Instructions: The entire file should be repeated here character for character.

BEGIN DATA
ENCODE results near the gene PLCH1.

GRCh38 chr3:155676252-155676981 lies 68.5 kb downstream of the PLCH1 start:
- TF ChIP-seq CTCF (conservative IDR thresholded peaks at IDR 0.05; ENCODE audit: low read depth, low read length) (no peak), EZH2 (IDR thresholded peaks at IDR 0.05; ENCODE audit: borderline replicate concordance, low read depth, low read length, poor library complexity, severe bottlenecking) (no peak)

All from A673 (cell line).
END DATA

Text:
ENCODE results near the gene PLCH1.

GRCh38 chr3:155676252-155676981 lies 68.5 kb downstream of the PLCH1 start:
- TF ChIP-seq CTCF (conservative IDR thresholded peaks at IDR 0.05; ENCODE audit: low read depth, low read length) (no peak), EZH2 (IDR thresholded peaks at IDR 0.05; ENCODE audit: borderline replicate concordance, low read depth, low read length, poor library complexity, severe bottlenecking) (no peak)

All from A673 (cell line).